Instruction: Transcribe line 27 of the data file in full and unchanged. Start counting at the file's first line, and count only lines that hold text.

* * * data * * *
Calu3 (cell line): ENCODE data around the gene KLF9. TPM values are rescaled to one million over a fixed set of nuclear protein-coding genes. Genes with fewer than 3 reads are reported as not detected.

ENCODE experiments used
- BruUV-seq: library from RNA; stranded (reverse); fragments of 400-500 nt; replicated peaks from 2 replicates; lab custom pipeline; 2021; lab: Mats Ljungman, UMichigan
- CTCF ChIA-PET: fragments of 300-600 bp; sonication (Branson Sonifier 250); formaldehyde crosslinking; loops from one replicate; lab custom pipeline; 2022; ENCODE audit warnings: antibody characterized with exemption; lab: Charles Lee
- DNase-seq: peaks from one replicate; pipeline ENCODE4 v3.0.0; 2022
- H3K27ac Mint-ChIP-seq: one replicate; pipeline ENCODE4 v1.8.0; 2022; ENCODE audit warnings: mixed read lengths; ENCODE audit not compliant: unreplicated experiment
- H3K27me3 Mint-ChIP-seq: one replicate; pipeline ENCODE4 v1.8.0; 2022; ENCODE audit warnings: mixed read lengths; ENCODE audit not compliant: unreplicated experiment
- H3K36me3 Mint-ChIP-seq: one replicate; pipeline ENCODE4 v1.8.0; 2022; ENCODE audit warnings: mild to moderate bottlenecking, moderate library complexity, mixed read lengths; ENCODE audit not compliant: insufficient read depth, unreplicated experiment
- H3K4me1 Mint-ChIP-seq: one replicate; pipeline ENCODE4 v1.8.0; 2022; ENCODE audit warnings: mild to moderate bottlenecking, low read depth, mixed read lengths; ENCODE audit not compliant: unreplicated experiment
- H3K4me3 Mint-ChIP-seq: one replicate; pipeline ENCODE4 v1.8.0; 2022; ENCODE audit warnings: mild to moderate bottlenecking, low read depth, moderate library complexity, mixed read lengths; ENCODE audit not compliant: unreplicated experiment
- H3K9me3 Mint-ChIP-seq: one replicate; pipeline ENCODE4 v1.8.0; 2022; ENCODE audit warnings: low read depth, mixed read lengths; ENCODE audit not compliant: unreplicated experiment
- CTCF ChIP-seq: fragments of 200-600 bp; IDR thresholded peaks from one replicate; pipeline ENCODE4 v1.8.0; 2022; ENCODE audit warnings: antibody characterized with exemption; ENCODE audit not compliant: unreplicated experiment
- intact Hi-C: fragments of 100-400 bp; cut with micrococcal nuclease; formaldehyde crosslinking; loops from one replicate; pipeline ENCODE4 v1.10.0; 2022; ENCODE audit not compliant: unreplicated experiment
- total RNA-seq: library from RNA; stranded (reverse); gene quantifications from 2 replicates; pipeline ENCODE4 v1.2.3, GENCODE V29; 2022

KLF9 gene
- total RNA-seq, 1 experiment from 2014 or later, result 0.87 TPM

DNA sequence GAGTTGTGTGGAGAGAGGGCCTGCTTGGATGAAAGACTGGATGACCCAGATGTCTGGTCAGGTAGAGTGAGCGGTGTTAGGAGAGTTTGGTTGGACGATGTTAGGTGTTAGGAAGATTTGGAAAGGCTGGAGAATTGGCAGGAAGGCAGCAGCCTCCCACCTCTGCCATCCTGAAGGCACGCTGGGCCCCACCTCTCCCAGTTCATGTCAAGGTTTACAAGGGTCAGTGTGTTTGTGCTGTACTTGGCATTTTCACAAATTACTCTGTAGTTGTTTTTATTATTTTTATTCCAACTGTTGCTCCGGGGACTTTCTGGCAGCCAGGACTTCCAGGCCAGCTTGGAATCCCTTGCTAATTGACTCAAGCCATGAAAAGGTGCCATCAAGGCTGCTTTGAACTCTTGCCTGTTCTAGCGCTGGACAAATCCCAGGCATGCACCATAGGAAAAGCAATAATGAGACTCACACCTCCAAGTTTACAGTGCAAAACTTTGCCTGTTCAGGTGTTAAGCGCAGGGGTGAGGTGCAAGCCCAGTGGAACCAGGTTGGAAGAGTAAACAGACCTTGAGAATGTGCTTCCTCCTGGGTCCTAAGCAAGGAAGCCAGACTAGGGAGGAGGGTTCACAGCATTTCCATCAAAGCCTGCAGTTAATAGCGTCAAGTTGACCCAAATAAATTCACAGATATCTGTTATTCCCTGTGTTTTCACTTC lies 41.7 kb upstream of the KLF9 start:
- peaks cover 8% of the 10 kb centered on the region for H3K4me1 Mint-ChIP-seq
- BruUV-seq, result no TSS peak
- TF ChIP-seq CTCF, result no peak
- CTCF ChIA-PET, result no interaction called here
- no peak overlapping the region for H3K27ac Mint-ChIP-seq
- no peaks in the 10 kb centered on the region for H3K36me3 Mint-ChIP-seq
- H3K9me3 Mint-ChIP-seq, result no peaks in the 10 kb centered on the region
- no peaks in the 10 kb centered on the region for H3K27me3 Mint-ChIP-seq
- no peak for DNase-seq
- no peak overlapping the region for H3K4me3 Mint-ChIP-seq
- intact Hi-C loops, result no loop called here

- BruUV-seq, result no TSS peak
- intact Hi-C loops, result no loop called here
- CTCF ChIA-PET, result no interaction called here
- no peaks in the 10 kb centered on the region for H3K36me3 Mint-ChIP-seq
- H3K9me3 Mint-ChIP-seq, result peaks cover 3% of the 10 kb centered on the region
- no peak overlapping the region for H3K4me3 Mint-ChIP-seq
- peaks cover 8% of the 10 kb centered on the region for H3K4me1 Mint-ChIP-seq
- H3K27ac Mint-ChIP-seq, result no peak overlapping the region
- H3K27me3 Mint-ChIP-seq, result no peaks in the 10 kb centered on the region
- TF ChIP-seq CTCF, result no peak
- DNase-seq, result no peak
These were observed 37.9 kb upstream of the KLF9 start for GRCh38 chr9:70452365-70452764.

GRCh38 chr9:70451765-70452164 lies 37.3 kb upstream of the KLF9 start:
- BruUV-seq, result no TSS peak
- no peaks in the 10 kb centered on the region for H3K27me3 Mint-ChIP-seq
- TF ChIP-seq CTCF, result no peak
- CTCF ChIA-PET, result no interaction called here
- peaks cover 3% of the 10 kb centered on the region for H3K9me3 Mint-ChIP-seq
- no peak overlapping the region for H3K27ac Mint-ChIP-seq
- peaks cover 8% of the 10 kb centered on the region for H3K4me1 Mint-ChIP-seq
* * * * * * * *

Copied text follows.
- no peak overlapping the region for H3K4me3 Mint-ChIP-seq